ISPCC calls for Government commitment to meaningful investment in mental health provision for children and young people

ISPCC calls for Government commitment to meaningful investment in mental health provision for children and young people

Children’s mental health was in the spotlight again today as the Children’s Rights Alliance (CRA) launched its Report Card 2023 and for the second consecutive year awarded the Government an ‘E’ grade in relation to youth mental health.

Children have a right to appropriate care, and at ISPCC we know the importance of prevention and early intervention. The Government must commit to a policy of both targeted and universal investment in mental health service provision for children and young people. 

We reiterate our call for the Government to commit with haste to the implementation of the Pathfinder interdepartmental unit on youth mental health in order to align and streamline the mental health supports across various government departments. 

ISPCC CEO John Church says “This has been a key policy ask of the ISPCC since it was first recommended in the National Youth Mental Health Task Force Report in 2017, of which ISPCC was a member. There can be no further delay if we are to truly recognise the health rights of children and young people and to employ best efforts to have a world-class mental health service.”

It is a mammoth task to issue an annual report card and we commend the CRA for all its efforts in doing so. 

The Government’s ‘E’ rating in this year’s CRA’s report card – a grade awarded due to the long waiting lists facing young people requiring support from Child and Adolescent Mental Health Services (CAMHS) – shows the need for this administration to demonstrate that it considers the mental health of children and young people to be a key priority. 

ISPCC shared the sense of shock felt by many on the publication of the interim report by the Mental Health Commission into the Child and Adolescent Mental Health Service in January. 

CAMHS is illustrative of the crisis facing the health service. Yet, sadly, this is not a surprise for those of us working to support children and young people. 

The ability of CAMHS to provide a meaningful service is also hampered by staffing issues and the slow pace of digital transformation. A digital system that allows for timely monitoring and continuity of care is essential. As it stands, the system is utterly broken, despite the best efforts of those working within it. 

At ISPCC, mental health concerns are one of the primary reasons why children and young people contact us. Calls on mental and emotional health are a top profile in our 24/7 Childline Listening Service. 

In terms of online safety we are delighted to see the Government’s efforts recognised by the awarding of a ‘A’ grade. The Online Safety and Media Regulation Act is a crucial piece of legislation designed to improve the safety and experience of children and young people in the ever-evolving digital environment. However, we strongly believe that there is more work to be done in this area.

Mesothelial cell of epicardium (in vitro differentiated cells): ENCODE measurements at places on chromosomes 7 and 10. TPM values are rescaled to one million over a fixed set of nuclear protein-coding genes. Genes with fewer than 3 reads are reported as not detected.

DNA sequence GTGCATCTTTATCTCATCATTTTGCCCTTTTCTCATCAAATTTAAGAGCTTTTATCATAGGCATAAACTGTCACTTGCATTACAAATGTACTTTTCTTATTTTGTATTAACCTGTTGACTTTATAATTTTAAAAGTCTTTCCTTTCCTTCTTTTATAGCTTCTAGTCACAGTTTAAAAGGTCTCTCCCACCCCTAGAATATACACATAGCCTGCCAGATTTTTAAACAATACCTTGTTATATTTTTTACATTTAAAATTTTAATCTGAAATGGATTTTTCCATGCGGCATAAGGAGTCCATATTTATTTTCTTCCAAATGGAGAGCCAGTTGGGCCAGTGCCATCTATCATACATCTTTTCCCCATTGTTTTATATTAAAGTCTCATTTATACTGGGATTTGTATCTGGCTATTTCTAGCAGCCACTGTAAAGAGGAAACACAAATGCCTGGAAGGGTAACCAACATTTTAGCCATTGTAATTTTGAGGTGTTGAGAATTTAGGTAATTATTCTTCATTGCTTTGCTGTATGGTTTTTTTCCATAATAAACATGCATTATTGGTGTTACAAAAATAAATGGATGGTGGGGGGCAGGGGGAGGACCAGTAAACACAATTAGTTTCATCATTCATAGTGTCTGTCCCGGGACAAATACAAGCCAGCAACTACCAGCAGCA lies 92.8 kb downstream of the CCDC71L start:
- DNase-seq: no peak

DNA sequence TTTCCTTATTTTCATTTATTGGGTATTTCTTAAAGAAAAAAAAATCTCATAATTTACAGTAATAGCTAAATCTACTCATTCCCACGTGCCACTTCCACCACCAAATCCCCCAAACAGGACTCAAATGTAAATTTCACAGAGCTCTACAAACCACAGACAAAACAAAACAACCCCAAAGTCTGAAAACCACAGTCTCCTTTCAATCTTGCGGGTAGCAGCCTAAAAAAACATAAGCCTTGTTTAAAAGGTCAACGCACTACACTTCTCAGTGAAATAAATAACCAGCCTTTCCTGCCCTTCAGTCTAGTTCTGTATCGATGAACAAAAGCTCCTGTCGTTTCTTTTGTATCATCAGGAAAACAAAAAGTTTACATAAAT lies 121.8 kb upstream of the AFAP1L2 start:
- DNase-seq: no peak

We need an updated action plan on online safety, the Online Safety Commissioner must be sufficiently resourced and proposed binding codes must be fit for purpose. 

It is imperative that children and young people can always be safe online, however we know from those who contact Childline that this is not always the case.

Our partner in the Irish Safer Internet Centre, has helped many of those young people who have been the victims of ‘intimate image abuse’ (IIA) as operators of the reporting mechanism for such images. Under the Harassment, Harmful Communications and Related Offences Act, it is an offence to share an intimate image or video of a person without their consent. 

This is a complicated issue, and ISPCC is grateful to have been involved in consultations regarding the revision of the Relationships and Sexuality Education (RSE) programme for Junior Cycle in post-primary schools. programme. We believe this is a key opportunity for the curriculum to be modernised and respond to the needs of children and young people.

It is crucial that we teach our children how to manage their relationships in a digital world. 

“A truly innovative and dynamic new RSE programme will empower all children and young people, by making them familiar with the concept of sexuality and the distinction between healthy and unhealthy, or inappropriate relationships,” says ISPCC CEO John Church. “This could assist in the prevention of, or early intervention in, potential child sexual abuse cases happening in future.”


ISPCC launches Lets Sweat It Together National Campaign

Irish rugby heroes Brittany Hogan and Caelan Doris (pictured above) join forces with Childline by ISPCC as they reveal their childhood concerns and urge the nation to get chatting